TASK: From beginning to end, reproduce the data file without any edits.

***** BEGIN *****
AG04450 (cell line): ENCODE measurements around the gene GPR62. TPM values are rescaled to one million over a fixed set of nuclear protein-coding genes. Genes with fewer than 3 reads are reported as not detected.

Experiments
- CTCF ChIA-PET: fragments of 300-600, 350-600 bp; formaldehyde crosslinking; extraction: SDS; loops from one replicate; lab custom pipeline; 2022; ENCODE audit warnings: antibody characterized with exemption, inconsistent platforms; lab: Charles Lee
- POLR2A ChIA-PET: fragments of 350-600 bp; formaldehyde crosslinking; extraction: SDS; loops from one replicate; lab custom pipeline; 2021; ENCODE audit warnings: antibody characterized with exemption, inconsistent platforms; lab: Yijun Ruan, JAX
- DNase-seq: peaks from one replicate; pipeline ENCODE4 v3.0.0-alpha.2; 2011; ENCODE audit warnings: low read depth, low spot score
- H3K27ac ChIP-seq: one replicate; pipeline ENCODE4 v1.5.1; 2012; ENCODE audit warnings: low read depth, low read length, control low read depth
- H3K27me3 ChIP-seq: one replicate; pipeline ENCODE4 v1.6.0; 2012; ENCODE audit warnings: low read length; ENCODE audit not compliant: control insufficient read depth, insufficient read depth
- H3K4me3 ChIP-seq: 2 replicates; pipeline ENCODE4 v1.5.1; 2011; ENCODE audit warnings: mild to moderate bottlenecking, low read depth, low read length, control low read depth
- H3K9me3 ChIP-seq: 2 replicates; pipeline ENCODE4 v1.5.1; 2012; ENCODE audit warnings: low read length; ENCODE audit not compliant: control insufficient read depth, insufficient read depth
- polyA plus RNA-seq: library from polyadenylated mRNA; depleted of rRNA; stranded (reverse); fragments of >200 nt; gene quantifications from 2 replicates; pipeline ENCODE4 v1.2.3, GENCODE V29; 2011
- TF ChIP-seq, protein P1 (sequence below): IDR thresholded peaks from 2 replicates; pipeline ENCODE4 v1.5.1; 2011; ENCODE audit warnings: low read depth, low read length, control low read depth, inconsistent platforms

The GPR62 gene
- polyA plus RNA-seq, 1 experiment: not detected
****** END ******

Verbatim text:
AG04450 (cell line): ENCODE measurements around the gene GPR62. TPM values are rescaled to one million over a fixed set of nuclear protein-coding genes. Genes with fewer than 3 reads are reported as not detected.

Experiments
- CTCF ChIA-PET: fragments of 300-600, 350-600 bp; formaldehyde crosslinking; extraction: SDS; loops from one replicate; lab custom pipeline; 2022; ENCODE audit warnings: antibody characterized with exemption, inconsistent platforms; lab: Charles Lee
- POLR2A ChIA-PET: fragments of 350-600 bp; formaldehyde crosslinking; extraction: SDS; loops from one replicate; lab custom pipeline; 2021; ENCODE audit warnings: antibody characterized with exemption, inconsistent platforms; lab: Yijun Ruan, JAX
- DNase-seq: peaks from one replicate; pipeline ENCODE4 v3.0.0-alpha.2; 2011; ENCODE audit warnings: low read depth, low spot score
- H3K27ac ChIP-seq: one replicate; pipeline ENCODE4 v1.5.1; 2012; ENCODE audit warnings: low read depth, low read length, control low read depth
- H3K27me3 ChIP-seq: one replicate; pipeline ENCODE4 v1.6.0; 2012; ENCODE audit warnings: low read length; ENCODE audit not compliant: control insufficient read depth, insufficient read depth
- H3K4me3 ChIP-seq: 2 replicates; pipeline ENCODE4 v1.5.1; 2011; ENCODE audit warnings: mild to moderate bottlenecking, low read depth, low read length, control low read depth
- H3K9me3 ChIP-seq: 2 replicates; pipeline ENCODE4 v1.5.1; 2012; ENCODE audit warnings: low read length; ENCODE audit not compliant: control insufficient read depth, insufficient read depth
- polyA plus RNA-seq: library from polyadenylated mRNA; depleted of rRNA; stranded (reverse); fragments of >200 nt; gene quantifications from 2 replicates; pipeline ENCODE4 v1.2.3, GENCODE V29; 2011
- TF ChIP-seq, protein P1 (sequence below): IDR thresholded peaks from 2 replicates; pipeline ENCODE4 v1.5.1; 2011; ENCODE audit warnings: low read depth, low read length, control low read depth, inconsistent platforms

The GPR62 gene
- polyA plus RNA-seq, 1 experiment: not detected